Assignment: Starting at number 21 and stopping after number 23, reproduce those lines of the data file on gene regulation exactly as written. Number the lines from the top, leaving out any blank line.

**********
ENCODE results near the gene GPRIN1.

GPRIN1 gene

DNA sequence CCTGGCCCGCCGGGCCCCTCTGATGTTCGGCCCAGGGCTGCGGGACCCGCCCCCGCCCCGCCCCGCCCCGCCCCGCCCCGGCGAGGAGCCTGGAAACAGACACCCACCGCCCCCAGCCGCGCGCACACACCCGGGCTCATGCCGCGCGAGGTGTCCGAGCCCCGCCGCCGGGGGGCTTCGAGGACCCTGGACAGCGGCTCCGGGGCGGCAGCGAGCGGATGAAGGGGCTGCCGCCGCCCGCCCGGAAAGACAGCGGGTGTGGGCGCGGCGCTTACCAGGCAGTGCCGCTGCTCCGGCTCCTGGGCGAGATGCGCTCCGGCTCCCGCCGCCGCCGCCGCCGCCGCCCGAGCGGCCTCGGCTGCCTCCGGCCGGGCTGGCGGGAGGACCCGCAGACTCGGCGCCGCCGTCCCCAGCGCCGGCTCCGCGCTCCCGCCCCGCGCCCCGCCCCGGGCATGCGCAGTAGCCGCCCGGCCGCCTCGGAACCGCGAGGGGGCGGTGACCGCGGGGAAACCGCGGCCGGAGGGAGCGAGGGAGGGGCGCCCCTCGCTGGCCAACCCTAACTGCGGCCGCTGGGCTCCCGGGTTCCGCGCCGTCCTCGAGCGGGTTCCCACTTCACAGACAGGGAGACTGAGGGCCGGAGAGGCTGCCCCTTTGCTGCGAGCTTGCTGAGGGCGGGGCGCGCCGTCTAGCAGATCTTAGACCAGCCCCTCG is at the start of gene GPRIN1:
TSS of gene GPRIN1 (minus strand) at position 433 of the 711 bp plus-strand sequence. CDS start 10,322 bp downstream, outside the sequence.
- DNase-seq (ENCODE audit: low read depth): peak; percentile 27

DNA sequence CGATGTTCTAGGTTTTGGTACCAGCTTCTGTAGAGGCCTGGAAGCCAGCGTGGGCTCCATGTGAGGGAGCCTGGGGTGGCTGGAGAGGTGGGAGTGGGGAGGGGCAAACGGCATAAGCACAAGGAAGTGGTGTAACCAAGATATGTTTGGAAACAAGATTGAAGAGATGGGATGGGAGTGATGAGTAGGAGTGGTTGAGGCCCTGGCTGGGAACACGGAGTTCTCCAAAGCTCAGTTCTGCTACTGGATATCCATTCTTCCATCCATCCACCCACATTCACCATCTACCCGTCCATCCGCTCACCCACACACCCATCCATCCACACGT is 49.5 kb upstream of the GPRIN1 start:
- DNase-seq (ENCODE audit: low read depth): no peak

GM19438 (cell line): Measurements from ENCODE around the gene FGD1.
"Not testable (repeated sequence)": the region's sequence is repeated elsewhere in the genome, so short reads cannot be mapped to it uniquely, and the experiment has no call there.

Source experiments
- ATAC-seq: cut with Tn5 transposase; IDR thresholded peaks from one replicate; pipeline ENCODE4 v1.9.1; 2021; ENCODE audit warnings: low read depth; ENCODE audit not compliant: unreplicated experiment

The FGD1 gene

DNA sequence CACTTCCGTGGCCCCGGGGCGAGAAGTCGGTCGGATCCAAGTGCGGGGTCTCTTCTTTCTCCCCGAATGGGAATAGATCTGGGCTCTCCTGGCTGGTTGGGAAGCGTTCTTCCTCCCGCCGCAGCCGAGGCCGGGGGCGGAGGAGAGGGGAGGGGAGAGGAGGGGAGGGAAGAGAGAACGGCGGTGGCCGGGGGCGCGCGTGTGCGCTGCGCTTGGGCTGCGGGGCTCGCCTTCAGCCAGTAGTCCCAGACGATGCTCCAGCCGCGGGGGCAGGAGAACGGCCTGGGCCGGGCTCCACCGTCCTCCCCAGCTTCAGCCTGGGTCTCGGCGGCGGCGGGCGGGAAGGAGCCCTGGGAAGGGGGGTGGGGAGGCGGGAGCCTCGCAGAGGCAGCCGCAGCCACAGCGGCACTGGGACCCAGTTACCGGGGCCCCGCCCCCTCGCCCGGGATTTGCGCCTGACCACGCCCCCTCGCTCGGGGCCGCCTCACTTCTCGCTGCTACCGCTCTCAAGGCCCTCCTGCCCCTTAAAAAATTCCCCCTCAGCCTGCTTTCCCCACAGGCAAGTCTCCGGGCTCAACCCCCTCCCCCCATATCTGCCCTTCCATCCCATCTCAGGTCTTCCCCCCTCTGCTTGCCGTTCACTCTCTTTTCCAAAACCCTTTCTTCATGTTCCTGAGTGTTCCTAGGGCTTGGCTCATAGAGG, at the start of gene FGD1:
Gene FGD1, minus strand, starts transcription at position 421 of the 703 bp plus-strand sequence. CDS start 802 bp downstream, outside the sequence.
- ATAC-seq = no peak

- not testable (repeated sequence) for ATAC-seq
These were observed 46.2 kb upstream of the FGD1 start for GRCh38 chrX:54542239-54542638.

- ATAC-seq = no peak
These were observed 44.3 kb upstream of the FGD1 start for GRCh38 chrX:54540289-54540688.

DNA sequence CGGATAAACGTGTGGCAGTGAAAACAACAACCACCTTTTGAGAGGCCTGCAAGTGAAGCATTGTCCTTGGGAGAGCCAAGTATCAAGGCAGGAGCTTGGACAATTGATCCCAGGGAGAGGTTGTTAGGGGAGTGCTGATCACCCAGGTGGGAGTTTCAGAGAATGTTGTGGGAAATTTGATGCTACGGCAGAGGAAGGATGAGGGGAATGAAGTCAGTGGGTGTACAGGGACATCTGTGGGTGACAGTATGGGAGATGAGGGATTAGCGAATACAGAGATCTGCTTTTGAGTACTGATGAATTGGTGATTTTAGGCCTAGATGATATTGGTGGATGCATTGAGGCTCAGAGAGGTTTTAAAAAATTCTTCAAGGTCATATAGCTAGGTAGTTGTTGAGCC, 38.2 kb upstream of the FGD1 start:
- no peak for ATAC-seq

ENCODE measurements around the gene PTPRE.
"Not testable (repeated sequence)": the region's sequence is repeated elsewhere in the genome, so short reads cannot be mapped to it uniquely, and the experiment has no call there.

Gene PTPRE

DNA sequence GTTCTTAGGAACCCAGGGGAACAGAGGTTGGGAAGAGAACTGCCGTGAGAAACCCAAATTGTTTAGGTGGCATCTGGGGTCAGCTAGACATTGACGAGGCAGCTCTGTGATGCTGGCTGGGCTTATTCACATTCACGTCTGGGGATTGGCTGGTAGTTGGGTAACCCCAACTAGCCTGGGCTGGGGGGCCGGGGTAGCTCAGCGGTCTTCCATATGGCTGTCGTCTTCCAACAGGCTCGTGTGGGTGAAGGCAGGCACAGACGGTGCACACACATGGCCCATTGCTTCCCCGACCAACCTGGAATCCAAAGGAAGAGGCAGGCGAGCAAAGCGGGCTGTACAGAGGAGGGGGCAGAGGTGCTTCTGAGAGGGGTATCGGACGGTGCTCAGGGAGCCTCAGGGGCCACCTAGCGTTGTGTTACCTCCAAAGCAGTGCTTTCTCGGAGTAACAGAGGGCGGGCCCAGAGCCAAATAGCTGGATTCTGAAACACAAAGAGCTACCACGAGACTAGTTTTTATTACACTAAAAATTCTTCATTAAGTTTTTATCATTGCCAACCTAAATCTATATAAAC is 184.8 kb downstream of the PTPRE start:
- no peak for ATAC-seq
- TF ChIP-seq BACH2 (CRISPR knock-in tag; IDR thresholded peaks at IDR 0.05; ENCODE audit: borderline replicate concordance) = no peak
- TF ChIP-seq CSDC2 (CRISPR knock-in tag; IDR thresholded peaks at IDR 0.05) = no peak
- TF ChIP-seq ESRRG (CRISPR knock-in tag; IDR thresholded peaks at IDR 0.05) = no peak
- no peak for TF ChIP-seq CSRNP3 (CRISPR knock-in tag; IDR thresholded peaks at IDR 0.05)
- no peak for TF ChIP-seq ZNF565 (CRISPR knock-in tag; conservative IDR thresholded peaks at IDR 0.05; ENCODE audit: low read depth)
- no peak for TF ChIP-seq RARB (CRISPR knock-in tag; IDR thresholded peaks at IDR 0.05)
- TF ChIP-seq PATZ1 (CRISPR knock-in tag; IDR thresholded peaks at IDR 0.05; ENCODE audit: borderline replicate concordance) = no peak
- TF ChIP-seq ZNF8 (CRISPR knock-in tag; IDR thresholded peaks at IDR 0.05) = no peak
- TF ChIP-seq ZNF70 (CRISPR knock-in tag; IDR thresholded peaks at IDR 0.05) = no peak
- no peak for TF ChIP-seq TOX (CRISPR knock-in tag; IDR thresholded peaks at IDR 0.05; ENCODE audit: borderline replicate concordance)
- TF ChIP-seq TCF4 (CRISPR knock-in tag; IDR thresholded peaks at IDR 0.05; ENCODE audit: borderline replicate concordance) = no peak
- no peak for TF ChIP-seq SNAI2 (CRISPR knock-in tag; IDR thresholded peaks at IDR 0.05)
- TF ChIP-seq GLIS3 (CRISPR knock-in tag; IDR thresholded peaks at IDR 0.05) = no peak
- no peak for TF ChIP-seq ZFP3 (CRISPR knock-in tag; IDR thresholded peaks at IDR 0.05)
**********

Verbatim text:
- no peak for ATAC-seq

ENCODE measurements around the gene PTPRE.
"Not testable (repeated sequence)": the region's sequence is repeated elsewhere in the genome, so short reads cannot be mapped to it uniquely, and the experiment has no call there.